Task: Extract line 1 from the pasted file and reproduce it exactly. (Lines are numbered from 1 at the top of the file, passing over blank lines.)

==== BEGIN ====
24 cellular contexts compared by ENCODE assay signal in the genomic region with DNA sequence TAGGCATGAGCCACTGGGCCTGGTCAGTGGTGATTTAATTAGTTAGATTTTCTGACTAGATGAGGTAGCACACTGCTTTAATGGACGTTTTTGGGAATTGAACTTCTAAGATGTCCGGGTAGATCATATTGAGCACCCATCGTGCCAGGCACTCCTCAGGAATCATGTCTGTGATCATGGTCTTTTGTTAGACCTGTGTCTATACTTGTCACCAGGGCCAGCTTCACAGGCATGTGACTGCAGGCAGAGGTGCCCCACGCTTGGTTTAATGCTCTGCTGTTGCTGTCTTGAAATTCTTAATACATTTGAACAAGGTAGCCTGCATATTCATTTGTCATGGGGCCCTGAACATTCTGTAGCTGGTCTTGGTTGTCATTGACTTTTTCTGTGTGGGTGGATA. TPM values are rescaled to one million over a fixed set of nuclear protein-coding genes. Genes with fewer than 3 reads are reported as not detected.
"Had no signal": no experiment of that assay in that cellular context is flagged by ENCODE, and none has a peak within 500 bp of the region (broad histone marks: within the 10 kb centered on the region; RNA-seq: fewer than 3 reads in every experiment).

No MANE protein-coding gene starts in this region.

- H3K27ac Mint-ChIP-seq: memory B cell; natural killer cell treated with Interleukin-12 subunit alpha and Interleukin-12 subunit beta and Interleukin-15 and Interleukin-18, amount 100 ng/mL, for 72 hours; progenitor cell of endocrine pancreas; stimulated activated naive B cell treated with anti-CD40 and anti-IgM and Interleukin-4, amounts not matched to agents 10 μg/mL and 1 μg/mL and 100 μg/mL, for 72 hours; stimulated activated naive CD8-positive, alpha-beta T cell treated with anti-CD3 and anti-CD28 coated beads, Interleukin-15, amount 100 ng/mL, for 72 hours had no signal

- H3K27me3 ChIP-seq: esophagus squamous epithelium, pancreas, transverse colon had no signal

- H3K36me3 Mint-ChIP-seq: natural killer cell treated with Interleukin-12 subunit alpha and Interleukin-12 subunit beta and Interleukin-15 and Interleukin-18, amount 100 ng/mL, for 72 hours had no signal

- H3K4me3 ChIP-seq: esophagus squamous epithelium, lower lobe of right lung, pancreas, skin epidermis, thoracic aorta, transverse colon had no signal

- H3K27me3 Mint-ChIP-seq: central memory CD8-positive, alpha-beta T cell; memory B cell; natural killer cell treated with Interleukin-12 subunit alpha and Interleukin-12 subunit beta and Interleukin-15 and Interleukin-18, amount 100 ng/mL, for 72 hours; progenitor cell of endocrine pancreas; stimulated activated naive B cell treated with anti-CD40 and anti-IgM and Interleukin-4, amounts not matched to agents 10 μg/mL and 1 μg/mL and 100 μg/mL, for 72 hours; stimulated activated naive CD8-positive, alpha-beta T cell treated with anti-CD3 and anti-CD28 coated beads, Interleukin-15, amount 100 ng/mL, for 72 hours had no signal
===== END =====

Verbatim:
24 cellular contexts compared by ENCODE assay signal in the genomic region with DNA sequence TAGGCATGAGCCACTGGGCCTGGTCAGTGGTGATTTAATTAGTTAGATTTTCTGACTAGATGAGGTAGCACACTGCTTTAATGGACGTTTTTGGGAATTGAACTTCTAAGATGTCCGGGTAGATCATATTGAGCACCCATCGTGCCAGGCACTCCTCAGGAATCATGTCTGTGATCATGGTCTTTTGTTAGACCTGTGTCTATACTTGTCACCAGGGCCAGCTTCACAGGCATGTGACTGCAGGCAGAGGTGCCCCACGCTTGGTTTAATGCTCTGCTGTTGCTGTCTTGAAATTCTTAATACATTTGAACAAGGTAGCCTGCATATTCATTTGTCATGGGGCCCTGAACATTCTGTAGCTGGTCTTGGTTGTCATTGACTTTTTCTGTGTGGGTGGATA. TPM values are rescaled to one million over a fixed set of nuclear protein-coding genes. Genes with fewer than 3 reads are reported as not detected.